The Loop’s Jim Dalrymple, famous for his ‘yep’ or ‘nope’ posts when commenting on the validity of an Apple rumor, has posted his initial thoughts on using the iPhone 6 and 6 Plus for the last week. This is not a full review, but rather a first impression of using each device.
I liked his angle on this post. We all know what the iPhone is, and what it can do. There’s really no reason to post all manner of techno-babble like everyone else.
Watch is finally here! We can finally put the rumors and speculation behind us, and start reading article after article from the usual suspects about how great it is, what a huge failure it is, and how Samsung had the smart watch first. Good grief.
As I watched the keynote video, my initial thought was that it was ugly. But then they showed the various bands that will be available, and the smaller size watch that will also be available. I found at least three that fit my personal style. I think this will be key to the Watch’s success. My only concern with regard to the bands are with the ones that use magnetic closure. How strong are those magnets? Will they hold tight with vigorous exercise? Time will tell.
The next question I had about bands is “will I be able to buy different bands?” I suspect Apple won’t sell bands separately, but I’m betting 3rd party vendors will make bands that fit the Watch almost immediately. And I predict it will be a huge market.
Some initial questions immediately came up on Twitter and Facebook as the keynote went on. In reading follow-up articles yesterday, at least some of those questions were apparently answered by Apple reps in the demo hall. Here are just a few: (more…)
The Magic Hub is a fully powered USB hub for the Apple iMac or Cinema Display, but it’s missing one significant thing found on most powered hubs; a power cable. That’s because it mounts to the back of your iMac/Cinema Display and uses the built-in power port. It adds four USB 3.0 ports and can charge your devices even when the iMac or display is turned off.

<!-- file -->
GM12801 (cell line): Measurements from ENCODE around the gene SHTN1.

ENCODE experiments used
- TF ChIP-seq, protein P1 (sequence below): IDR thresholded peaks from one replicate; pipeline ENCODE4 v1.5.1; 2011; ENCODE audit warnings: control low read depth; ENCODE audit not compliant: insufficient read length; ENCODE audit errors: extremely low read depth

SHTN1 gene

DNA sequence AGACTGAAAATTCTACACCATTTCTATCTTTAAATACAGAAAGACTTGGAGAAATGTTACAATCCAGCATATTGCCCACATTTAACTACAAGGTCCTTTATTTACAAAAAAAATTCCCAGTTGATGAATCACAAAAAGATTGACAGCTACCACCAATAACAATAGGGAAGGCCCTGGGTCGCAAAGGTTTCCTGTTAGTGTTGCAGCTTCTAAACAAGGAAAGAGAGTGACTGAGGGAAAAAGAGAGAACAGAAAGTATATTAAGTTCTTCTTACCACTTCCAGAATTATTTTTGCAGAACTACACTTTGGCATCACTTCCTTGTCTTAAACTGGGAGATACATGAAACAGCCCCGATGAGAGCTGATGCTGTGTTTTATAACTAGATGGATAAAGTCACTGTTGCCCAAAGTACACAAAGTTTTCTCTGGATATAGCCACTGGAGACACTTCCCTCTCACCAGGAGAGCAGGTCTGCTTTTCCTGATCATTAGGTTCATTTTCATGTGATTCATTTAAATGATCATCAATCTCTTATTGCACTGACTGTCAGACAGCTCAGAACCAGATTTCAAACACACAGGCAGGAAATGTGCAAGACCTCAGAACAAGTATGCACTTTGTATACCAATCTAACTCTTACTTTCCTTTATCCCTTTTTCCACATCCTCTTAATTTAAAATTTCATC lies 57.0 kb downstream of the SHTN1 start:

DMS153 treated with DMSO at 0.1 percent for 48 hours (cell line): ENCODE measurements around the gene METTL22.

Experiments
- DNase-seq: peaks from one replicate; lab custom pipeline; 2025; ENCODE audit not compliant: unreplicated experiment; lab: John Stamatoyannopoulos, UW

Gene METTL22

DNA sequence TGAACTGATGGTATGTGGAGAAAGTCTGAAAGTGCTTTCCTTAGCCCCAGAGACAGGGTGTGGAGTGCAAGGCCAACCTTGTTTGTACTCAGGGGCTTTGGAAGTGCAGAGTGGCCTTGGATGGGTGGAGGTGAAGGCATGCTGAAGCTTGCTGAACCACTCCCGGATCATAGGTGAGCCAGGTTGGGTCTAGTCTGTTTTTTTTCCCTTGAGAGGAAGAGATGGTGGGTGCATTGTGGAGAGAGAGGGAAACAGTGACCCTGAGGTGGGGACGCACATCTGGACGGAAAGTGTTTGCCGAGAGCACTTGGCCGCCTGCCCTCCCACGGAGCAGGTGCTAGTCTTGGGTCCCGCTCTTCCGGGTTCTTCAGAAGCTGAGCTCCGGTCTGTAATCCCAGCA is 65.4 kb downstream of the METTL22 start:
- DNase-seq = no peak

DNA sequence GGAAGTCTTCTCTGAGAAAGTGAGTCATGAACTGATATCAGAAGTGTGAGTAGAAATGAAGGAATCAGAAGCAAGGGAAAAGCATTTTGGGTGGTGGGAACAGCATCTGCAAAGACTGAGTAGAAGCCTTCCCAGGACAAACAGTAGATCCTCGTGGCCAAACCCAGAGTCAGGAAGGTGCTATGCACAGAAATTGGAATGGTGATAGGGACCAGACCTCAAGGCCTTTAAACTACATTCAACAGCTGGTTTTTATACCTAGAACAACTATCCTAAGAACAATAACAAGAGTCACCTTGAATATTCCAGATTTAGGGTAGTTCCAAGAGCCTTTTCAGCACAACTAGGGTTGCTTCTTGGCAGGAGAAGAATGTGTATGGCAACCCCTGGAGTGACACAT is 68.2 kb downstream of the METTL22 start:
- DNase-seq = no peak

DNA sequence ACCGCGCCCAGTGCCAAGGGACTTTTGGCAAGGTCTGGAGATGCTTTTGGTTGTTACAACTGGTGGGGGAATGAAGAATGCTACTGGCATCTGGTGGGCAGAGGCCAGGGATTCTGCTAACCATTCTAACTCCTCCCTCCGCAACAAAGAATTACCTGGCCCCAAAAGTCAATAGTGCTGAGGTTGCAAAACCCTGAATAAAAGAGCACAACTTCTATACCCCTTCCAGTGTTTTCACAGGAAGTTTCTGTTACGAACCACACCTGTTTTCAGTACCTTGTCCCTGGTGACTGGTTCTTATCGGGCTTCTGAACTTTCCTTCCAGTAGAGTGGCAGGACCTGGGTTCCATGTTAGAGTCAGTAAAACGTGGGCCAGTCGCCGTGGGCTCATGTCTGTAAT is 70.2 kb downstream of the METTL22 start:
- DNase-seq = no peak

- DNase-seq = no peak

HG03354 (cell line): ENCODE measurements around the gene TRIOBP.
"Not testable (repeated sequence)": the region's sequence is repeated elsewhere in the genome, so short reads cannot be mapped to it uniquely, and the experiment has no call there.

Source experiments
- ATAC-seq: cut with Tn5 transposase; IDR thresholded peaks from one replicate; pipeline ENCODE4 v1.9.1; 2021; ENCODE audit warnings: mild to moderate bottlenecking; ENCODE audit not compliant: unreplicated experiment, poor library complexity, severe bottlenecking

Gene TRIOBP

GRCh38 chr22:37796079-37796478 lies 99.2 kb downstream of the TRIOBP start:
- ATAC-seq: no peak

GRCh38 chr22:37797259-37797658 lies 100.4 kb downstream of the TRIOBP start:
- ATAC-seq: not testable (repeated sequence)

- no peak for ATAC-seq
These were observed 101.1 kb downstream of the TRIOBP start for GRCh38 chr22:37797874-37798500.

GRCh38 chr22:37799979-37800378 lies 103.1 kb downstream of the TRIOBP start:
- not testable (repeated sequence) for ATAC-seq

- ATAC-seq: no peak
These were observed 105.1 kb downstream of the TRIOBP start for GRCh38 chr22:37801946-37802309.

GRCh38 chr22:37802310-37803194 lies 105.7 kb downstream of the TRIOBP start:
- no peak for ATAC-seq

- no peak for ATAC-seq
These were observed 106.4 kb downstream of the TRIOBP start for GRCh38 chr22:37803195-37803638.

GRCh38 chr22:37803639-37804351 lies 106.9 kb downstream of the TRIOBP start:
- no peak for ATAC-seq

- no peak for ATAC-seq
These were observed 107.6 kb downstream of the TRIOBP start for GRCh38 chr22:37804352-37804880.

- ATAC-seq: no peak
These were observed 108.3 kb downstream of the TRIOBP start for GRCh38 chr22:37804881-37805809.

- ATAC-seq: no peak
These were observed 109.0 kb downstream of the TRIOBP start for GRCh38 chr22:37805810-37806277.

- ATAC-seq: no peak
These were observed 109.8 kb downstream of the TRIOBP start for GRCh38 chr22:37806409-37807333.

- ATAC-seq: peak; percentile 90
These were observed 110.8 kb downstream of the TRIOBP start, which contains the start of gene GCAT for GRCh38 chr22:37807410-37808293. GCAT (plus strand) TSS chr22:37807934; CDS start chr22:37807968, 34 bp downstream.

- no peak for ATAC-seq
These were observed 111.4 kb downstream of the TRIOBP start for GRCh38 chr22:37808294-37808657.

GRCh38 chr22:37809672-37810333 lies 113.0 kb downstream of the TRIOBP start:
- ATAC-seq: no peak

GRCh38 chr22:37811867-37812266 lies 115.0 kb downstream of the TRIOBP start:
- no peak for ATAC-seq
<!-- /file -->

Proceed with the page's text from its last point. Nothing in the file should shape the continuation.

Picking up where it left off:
You can pre-order the Magic Hub for $49.90 now, with shipping set to begin on October 1st.
Have you ever properly checked the display quality of the LCD you habitually use? Very often people become aware of previously unnoticed problems in display quality when they run a check using test patterns and so on.
This article talks about the basic points used to assess LCD display quality, and shows you a simple way to test it.
So what’s the difference between CMYK and RGB? CMYK vs. RGB at CreativePro has the quick answer.
For what it’s worth, I haven’t converted a file to CMYK in a long time. Since virtually everything I design ends up leaving my computer as a PDF/X-1a, I have InDesign convert to CMYK in the PDF-making process. You should note that this only works if you have a fully color managed workflow.
The easiest way to lose an audience is to make a mistake in the first minute, and that is exactly where most mistakes are made. Here is a list of 10 things you shouldn’t say during presentations. Some great advice, that almost everyone chooses not to take in almost every presentation I’ve ever seen.
I came across the Spectrum Optical Wired Mouse from Satechi and thought it was so cool that I had to share it. For $25 (regularly $30) you get a wired 1000 dpi optical mouse with scroll wheel.
The chrome appearance looks slick enough, but the cool part starts when you flick the switch on the bottom of the mouse to the On position. The bright LED lights inside the mouse cycle through blue, yellow, violet, turquoise, white, red, and green. To illuminate a single color, switch to the Lock position when the desired color is achieved. The LEDs can be turned off by switching to the Off position.
At $25, it’s worth grabbing one, if for no other reason than just to have around as a spare. I plan on getting one and setting it to blue to match the blue glow emanating from the USB hub on my desk.
Remember ‘Stickers‘, the Apple commercial that showed-off decals on the back of a MacBook?
If you want to decorate your MacBook with a sticker, you can grab one from the commercial (or a number of other custom labels) from DecalGuru. In most cases the stickers cost $10-$13, but there is a section of $5 decals.